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Florida isn't ordering doses of the COVID vaccine for children under the age of 5


Advisers to the CDC and the CDC's director are expected to give final approval this weekend to long-awaited COVID vaccines for children as young as 6 months old. But there's one state, Florida, that doesn't plan to make those vaccines available to hospitals, pharmacies or doctors. NPR's Greg Allen reports from Miami.

GREG ALLEN, BYLINE: Florida is the only state that hasn't pre-ordered the new vaccines like they did for every previous version. Governor Ron DeSantis says doctors, pharmacies and hospitals can get it on their own. But DeSantis, an outspoken critic of the CDC and the Biden administration, questions whether the vaccine should even be approved at all.


RON DESANTIS: To do an emergency use for a 6-month-old or a 1-year-old simply to placate anxiety, that's not the standard when you're doing this.

ALLEN: In March, DeSantis' surgeon general, Joseph Ladapo, said he believed the risks of administering the vaccine may outweigh the benefits for children and adolescents 17 and under. This week, he said that applies to younger children as well.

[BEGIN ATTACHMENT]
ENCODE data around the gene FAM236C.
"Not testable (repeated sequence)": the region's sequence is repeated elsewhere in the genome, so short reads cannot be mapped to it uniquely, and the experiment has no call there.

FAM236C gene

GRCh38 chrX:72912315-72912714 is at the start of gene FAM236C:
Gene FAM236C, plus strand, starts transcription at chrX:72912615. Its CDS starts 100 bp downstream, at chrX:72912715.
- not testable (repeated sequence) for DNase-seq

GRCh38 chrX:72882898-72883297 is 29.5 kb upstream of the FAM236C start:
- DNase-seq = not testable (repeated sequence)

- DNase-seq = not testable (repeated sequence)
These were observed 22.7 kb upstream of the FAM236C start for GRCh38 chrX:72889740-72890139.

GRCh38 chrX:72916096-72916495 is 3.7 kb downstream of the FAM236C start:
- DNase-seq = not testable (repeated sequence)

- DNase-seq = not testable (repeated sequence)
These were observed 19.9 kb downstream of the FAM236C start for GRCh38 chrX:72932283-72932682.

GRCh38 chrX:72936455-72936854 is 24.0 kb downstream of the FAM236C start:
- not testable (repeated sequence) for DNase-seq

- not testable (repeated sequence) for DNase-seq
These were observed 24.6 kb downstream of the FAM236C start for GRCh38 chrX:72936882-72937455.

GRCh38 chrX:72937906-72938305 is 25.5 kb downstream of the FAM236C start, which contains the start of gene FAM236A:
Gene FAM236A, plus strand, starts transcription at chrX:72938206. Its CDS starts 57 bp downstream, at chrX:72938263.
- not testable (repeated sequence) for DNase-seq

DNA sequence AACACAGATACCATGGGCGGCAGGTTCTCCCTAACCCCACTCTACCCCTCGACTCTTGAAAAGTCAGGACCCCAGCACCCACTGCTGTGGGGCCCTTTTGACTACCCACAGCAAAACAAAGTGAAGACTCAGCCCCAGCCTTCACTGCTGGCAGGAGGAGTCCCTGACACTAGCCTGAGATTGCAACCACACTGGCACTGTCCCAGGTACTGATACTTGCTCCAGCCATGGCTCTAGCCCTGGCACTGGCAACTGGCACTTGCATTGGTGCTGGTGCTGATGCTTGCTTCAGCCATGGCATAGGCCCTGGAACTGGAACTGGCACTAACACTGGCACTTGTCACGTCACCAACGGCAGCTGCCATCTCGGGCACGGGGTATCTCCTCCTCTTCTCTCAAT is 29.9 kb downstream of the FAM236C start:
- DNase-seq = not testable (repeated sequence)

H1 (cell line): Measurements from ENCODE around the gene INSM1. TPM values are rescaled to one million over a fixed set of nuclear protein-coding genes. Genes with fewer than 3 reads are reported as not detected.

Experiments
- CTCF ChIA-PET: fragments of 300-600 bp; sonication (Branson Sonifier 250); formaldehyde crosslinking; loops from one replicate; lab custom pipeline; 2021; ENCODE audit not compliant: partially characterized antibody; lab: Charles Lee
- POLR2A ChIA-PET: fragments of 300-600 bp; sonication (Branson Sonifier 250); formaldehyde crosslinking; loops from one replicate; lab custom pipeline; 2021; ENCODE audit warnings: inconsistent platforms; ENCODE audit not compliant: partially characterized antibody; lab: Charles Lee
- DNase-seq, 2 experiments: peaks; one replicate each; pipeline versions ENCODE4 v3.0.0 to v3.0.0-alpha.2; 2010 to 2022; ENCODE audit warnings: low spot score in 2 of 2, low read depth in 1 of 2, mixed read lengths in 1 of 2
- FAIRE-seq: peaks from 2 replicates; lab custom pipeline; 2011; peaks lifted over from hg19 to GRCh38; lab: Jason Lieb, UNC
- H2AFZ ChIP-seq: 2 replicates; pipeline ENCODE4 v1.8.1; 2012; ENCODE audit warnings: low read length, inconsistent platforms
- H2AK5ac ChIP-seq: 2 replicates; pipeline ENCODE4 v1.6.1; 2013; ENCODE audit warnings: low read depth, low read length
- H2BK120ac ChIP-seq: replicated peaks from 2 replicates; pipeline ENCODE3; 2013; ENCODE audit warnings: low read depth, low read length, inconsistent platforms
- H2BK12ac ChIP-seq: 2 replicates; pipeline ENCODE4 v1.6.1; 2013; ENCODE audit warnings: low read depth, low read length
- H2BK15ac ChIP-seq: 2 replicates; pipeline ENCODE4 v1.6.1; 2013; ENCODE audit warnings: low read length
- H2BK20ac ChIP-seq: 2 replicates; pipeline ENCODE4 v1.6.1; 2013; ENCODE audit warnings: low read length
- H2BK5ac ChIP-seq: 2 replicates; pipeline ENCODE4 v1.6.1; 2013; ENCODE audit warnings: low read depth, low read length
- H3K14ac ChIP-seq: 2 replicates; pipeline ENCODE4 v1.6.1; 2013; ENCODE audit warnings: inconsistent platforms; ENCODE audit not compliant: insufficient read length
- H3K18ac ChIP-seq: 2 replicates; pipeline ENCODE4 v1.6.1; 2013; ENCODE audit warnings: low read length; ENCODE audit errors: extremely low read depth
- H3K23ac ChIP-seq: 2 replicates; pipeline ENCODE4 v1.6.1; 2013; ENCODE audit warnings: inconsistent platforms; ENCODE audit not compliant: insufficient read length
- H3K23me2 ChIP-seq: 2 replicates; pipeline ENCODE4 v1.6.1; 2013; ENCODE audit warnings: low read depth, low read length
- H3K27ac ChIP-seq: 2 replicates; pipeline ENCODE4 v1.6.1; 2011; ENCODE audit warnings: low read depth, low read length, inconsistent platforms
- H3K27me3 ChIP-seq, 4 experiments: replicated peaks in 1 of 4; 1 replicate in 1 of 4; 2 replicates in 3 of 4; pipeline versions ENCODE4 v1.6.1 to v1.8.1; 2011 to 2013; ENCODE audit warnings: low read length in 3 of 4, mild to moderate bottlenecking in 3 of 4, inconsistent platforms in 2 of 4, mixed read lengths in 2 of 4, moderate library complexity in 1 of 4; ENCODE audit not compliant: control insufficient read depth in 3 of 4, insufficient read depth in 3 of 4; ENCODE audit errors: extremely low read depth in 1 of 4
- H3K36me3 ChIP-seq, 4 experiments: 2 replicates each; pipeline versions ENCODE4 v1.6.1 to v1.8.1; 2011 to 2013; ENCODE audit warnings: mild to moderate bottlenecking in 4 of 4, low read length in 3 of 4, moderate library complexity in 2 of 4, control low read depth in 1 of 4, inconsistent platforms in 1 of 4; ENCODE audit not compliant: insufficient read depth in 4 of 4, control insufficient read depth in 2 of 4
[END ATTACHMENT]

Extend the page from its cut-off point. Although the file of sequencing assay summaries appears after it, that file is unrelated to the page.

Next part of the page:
JOSEPH LADAPO: From what I've seen, there is just insufficient data to inform benefits and risks in children.

ALLEN: Guidance issued by Ladapo and the Department of Health for parents and doctors cites a number of studies, including one co-authored by Kathryn Edwards. She's a pediatrics professor at Vanderbilt University Medical Center. She says Florida officials, in her words, cherry-picked information and data to support their conclusion.

KATHRYN EDWARDS: I think it's really unfortunate that a governor and medical officials in a state decide that they have greater knowledge than experts in vaccinology and pediatrics.

ALLEN: An FDA panel this week looked at all the studies and concluded that the benefits of the vaccines outweigh the risks. They say it will help protect children from the worst outcomes associated with the coronavirus.

It's not clear yet what Florida not ordering vaccines means for parents and young children in the state, but Edwards says any obstacle makes it more difficult and worries now that will increase the number of children in Florida who will not be vaccinated.

Greg Allen, NPR News, Miami. Transcript provided by NPR, Copyright NPR.

As NPR's Miami correspondent, Greg Allen reports on the diverse issues and developments tied to the Southeast. He covers everything from breaking news to economic and political stories to arts and environmental stories. He moved into this role in 2006, after four years as NPR's Midwest correspondent.